It’s 2016 and iLight Marina Bay returns to liven up your evenings along the Marina Bay area. The programme has always been about sustainable energy presented in various art and prospective technologies. It was 2014 when we last walked from Fullerton Bay all the way across the Promontory and the Marina Nay boardwalk all the way to the Float by crossing the Helix Bridge. Yes, it was a heck of a long walk. But there were a lot of interesting things to see along the way. This year, we had to take 2 rounds to see most of what iLight has to offer.
On the first weekend, we simply walked along trying to find some art installations after having dinner at Harry’s. We went around to start at the Light Origami at OUE Bayfront. As the name suggests, you go inside a room of mirrors that have been arranged as if they were folded pieces of paper. That one was eerily blueish. We passed by C’Scape and Moon Haze which didn’t live up to our expectations (yeah, the pictures on the website were better than the actual thing). It was the Angels of Freedom that were getting pretty much a lot of attention. Pairs of wings were scattered along the bay area with colored spotlights shining on them and all you had to do was stand there and take a picture. Depending on your shot, it could be pretty or not-so-pretty. Lampshade was an exercise in saving the planet by using solar panels to charge up the lamps and Shadow Bath looks like something from an interior designer’s portfolio of a house blown up in size eight times.
Matthew had a fun time at Bolt. You press a button at the bottom of the tubes and they light up like lightning shooting upwards. Groove Light was an amazing display of design as all the shadows cast are squares, but if you look at the pieces where the light is coming from, well, none of them were square. We headed to Clockwork Stories next which is another brilliant display, this time of engineering. As the name says, clockwork refers to the inner workings of what makes a clock tick. Movement and connectivity is what makes this art installation work. You pull a lever and something happens, you pedal a bike and something else happens. Action begets reaction and all of it brings about fun for the kids (bubbles!). After spending nearly the rest of the night there, we stumbled over the Cycle House where like Clockwork, you pedal a bike to light up the movie box just like those old movies-for-rent in the old days. That concluded the first night that we were out.
On a different night (one week later), Matthew decided that he wanted to see the rest of iLight Marina Bay’s displays. So we met up at Pasarbella which was in the middle of the MBS Event Plaza. Gastronomic ecstasy welcomed the night as the smell and taste of the food overcame the evening. The cool breeze and warm songs helped to ooze you into the night, but only if you had enough light to see what you were eating (yes, it was quite dark). After filling up, we walked to continue our travel.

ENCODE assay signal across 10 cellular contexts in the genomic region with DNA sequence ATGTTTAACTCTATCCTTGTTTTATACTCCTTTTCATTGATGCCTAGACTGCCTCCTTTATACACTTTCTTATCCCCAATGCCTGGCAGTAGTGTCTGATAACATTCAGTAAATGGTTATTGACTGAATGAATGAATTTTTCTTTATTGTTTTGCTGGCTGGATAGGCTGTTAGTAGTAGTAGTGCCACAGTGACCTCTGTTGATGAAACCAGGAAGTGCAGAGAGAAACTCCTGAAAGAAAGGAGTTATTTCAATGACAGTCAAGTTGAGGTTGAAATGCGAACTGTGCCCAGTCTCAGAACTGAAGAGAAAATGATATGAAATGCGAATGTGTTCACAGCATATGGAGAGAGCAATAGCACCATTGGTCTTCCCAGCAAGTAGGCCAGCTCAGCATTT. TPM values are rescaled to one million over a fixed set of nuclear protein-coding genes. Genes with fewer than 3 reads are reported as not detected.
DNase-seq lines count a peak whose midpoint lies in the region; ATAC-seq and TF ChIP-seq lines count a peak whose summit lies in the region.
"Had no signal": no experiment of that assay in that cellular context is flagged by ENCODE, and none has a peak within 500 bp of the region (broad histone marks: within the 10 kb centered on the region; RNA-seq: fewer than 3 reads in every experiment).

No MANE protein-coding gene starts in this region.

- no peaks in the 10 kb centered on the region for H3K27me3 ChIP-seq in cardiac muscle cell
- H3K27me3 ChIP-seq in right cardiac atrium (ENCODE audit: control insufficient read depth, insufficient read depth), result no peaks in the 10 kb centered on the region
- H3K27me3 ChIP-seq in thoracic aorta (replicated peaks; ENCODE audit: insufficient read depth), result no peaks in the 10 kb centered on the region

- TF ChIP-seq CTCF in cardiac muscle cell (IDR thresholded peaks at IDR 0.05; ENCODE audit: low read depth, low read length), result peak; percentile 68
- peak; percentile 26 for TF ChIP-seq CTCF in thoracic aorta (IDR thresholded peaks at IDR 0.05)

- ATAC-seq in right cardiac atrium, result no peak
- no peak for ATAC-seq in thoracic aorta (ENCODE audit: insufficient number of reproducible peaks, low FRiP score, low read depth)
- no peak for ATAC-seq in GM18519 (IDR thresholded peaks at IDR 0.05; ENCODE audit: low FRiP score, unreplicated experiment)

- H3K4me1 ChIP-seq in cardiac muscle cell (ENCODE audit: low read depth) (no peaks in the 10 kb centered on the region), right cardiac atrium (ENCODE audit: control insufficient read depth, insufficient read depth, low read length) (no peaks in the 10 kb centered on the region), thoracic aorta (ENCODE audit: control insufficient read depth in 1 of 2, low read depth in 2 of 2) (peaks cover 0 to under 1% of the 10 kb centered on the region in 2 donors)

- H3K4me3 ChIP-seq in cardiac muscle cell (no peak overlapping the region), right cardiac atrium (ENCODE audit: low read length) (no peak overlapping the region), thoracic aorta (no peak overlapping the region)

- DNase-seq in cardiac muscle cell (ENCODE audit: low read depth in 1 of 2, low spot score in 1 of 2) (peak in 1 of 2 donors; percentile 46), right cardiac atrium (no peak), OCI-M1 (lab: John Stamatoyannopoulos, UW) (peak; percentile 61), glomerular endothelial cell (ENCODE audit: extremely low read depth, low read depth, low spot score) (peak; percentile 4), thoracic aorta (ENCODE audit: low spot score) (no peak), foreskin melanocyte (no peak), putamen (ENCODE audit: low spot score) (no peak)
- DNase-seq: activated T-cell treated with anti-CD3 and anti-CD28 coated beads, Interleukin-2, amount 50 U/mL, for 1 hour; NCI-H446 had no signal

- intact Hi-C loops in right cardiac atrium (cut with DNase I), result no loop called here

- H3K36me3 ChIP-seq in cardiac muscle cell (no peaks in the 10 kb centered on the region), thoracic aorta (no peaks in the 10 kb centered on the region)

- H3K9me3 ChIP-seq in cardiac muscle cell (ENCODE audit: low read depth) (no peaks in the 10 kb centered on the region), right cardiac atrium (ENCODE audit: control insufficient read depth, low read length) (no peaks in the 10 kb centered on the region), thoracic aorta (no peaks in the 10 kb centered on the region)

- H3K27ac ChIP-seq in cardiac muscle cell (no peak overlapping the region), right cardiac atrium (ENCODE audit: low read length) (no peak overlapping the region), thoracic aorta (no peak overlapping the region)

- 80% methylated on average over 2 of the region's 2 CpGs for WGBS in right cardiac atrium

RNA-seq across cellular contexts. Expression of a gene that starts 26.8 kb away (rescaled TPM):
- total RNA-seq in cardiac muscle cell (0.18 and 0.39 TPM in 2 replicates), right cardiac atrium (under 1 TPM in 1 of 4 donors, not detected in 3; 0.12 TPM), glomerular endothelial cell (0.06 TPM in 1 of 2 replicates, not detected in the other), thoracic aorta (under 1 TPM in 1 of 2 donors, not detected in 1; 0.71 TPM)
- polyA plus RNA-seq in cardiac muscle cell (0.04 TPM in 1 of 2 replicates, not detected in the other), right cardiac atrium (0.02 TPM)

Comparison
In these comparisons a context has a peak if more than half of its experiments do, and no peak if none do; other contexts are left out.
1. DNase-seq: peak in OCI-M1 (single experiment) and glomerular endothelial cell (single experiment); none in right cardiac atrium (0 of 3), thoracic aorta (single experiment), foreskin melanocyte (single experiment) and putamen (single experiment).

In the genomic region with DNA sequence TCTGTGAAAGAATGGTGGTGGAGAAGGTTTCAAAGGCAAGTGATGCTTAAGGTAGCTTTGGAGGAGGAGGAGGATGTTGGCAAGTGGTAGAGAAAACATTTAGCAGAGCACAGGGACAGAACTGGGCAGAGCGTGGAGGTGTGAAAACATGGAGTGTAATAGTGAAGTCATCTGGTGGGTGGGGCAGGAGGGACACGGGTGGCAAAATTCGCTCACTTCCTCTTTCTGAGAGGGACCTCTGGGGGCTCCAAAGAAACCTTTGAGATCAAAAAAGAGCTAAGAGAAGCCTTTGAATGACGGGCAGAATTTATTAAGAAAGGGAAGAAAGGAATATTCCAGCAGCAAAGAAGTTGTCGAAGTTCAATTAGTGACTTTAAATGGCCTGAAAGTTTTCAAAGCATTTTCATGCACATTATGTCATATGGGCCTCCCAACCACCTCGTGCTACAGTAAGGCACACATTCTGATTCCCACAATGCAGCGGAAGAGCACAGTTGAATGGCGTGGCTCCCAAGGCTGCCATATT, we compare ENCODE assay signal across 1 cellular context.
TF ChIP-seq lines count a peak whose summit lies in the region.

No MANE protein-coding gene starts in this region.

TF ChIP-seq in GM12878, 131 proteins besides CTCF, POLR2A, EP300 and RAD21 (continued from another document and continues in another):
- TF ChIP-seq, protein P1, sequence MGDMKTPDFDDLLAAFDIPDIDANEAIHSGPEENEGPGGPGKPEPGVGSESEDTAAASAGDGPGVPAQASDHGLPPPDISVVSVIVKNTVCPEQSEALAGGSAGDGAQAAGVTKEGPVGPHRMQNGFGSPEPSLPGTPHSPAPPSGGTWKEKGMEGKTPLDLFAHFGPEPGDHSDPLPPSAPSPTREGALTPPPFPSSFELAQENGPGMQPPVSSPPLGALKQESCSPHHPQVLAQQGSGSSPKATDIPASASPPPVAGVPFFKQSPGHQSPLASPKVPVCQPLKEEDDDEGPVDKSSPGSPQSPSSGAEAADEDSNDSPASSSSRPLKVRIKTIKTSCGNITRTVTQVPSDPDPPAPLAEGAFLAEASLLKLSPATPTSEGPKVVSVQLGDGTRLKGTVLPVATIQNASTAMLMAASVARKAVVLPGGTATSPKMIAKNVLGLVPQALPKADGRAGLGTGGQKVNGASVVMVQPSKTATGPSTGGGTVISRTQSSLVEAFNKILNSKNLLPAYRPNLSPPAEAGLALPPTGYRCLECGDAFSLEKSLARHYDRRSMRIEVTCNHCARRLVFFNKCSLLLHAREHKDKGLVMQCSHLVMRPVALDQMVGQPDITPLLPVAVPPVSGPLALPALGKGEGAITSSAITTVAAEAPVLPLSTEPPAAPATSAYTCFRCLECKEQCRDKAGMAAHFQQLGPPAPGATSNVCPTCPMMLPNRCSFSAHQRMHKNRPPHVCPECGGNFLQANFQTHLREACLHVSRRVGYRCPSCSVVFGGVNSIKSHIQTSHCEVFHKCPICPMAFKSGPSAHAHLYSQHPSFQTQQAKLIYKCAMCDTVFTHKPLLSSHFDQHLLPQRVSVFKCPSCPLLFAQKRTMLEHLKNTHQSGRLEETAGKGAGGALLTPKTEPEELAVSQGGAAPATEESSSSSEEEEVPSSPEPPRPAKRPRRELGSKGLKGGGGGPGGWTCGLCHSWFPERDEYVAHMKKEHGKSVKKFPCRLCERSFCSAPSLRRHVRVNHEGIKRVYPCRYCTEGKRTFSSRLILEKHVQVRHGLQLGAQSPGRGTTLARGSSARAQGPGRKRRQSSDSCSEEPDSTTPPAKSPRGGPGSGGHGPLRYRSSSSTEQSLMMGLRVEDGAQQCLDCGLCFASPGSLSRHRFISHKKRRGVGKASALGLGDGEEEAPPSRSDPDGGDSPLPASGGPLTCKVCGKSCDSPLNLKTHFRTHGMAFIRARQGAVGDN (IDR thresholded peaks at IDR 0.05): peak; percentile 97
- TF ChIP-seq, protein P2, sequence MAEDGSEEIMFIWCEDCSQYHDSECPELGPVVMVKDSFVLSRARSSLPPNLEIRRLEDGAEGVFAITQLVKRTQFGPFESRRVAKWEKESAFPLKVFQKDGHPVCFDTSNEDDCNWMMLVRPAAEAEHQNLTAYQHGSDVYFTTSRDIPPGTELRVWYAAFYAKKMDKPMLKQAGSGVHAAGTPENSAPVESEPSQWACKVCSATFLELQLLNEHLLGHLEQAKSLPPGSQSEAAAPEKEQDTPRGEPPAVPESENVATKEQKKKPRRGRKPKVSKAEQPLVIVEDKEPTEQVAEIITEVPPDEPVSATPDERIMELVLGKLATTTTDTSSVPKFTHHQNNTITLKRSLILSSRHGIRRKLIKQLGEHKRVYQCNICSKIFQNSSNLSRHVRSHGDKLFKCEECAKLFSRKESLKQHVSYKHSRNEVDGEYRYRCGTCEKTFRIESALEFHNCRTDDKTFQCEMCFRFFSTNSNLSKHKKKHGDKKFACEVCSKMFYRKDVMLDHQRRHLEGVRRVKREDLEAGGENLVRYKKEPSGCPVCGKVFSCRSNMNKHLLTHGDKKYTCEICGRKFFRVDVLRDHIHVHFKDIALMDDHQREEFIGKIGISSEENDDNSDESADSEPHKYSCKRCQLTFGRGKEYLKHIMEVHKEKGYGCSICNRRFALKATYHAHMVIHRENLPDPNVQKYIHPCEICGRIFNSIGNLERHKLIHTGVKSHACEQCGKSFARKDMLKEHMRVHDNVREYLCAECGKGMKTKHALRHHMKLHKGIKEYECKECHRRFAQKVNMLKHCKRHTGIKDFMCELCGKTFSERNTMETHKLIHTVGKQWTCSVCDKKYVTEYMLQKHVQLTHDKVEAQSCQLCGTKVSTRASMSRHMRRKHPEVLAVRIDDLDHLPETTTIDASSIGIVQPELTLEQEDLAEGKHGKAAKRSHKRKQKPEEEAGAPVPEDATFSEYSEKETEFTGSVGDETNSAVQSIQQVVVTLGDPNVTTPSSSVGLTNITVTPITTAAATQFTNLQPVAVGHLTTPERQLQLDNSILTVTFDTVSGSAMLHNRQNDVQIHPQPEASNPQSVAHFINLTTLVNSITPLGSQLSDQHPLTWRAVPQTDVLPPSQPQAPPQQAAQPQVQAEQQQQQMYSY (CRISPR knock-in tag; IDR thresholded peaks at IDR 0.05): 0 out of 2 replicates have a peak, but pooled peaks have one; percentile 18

The ArtScience Museum once again had its facade lit up with a dazzling display and sounds of rain and water were everywhere. Moving across the Helix Bridge, we were greeted by a rocket ship as we were about to reach The Float at Marina Bay. Curious we went inside and came out disappointed. I didn’t get it. Neither did Matthew. Apparently, not all things masquerading as art is real art. Moving along we went under the pit area bleachers where the Cloud was sitting. There was also an interesting installation called Unseen where you walk in the darkness and “feel” the art embossed on the sides. It was embarrassing to say the least as I couldn’t figure out the images. It was made for those without sight and I can totally understand that they might make out the figures just by feeling them. That thought alone was enough to make me appreciate it. We came along the Dandelion next which was an giant interactive table lamp that wouldn’t look out of place in the house.
Outside and on the way towards Esplanade we saw a small makeshift enclosed track and PMDs with lights were going around in circles. It was the Ninebot experience. You get to ride a Ninebot personal mobility device in a controlled environment. As cheaper and potentially dangerous personal mobility devices are entering the market, getting on and trying a Ninebot was a no-brainer. Yes, Ninebot bought Segway. And getting on a Segway was fun back at Sentosa. Matthew and I decided that we could go for a night ride in one of these so we took one each. One with a handle and the other without. We had about 5 minutes to learn how to ride without falling off and the rest of a good half an hour to ride around the track. It was good to have a feel for this. It made me realize that I could actually buy one if only because I could ride it without falling!
There are still some interesting things to see along the iLight area but we didn’t go on anymore. This year had its ups and downs just like two years ago, but its always worth the trip. Then there’s the LED light bulb trade-in. Just bring in your incandescent light bulb and they will exchange it for a Philips LED bulb. How cool is that?